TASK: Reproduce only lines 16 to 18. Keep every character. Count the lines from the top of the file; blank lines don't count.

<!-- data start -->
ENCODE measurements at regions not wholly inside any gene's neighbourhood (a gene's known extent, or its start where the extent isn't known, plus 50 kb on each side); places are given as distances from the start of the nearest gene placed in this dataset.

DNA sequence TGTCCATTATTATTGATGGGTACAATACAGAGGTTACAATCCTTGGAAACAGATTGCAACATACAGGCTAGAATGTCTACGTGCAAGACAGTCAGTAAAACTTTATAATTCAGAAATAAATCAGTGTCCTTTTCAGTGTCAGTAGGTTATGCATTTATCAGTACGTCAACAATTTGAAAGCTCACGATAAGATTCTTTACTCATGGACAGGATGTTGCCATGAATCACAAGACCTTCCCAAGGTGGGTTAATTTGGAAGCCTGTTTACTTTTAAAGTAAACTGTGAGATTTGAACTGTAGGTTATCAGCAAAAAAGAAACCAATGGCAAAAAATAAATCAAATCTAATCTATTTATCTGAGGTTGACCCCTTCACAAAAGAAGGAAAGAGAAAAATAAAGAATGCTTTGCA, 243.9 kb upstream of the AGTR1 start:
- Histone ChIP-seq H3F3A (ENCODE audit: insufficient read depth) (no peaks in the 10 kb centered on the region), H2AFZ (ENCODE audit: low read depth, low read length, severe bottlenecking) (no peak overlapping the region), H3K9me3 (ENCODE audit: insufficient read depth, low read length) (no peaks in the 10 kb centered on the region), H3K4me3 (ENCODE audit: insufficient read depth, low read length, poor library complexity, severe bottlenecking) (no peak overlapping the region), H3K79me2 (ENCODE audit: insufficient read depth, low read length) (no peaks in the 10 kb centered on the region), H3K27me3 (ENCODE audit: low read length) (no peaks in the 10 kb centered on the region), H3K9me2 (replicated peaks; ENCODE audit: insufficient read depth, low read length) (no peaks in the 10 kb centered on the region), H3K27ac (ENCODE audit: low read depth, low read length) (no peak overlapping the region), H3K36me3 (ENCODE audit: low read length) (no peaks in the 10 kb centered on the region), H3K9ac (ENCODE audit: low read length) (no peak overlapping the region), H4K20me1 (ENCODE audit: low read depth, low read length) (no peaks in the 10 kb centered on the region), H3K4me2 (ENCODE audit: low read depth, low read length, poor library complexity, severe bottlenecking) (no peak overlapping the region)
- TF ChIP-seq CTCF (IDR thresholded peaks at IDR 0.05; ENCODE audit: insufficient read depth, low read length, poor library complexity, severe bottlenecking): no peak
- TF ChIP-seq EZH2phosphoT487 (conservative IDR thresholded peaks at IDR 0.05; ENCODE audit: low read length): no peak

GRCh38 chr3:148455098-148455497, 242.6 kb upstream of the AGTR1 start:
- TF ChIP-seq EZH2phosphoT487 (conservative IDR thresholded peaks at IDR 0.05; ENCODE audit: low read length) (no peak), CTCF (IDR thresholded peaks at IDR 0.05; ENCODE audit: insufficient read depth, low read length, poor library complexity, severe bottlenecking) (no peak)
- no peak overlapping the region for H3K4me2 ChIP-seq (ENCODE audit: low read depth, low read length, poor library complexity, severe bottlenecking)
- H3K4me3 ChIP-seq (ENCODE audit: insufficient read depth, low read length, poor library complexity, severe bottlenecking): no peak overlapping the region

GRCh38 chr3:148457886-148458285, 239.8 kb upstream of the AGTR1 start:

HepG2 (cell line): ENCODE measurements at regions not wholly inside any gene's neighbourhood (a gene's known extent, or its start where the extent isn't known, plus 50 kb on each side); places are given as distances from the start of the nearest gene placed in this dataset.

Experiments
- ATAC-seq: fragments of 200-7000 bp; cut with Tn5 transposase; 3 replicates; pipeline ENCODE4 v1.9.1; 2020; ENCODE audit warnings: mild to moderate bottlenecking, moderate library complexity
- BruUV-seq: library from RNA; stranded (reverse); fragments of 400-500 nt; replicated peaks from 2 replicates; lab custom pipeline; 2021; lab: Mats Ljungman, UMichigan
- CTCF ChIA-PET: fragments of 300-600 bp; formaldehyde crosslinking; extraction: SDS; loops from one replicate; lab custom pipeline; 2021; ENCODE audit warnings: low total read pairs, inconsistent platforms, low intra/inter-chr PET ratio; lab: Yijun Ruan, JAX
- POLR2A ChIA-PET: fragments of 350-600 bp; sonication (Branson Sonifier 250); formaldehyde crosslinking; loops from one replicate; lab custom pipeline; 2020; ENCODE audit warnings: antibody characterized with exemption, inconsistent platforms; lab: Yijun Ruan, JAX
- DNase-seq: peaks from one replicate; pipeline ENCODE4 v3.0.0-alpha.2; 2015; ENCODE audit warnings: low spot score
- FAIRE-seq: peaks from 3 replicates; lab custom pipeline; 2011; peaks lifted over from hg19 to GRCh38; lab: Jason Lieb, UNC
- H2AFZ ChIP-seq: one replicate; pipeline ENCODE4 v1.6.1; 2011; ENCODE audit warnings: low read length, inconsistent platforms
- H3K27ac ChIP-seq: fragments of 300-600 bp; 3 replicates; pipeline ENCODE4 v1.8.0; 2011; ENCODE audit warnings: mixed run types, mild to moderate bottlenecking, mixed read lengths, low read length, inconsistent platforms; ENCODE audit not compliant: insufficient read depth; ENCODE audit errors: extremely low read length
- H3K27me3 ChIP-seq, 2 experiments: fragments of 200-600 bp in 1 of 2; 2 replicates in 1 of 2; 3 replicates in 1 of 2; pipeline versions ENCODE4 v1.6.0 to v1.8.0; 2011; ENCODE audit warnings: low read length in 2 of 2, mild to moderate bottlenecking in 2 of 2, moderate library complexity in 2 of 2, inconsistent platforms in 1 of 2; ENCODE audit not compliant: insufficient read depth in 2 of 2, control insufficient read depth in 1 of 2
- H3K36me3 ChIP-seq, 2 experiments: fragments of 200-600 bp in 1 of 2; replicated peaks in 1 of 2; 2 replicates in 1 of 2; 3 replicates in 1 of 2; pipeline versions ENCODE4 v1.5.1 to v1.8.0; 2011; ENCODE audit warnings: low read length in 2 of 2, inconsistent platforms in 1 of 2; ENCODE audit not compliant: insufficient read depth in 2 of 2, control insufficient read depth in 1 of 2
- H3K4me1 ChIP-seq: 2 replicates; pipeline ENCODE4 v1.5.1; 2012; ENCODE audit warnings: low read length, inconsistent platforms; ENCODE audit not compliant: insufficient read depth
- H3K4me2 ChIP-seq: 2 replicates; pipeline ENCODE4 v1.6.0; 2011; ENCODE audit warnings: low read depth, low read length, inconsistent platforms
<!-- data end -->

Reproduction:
- POLR2A ChIA-PET: fragments of 350-600 bp; sonication (Branson Sonifier 250); formaldehyde crosslinking; loops from one replicate; lab custom pipeline; 2020; ENCODE audit warnings: antibody characterized with exemption, inconsistent platforms; lab: Yijun Ruan, JAX
- DNase-seq: peaks from one replicate; pipeline ENCODE4 v3.0.0-alpha.2; 2015; ENCODE audit warnings: low spot score
- FAIRE-seq: peaks from 3 replicates; lab custom pipeline; 2011; peaks lifted over from hg19 to GRCh38; lab: Jason Lieb, UNC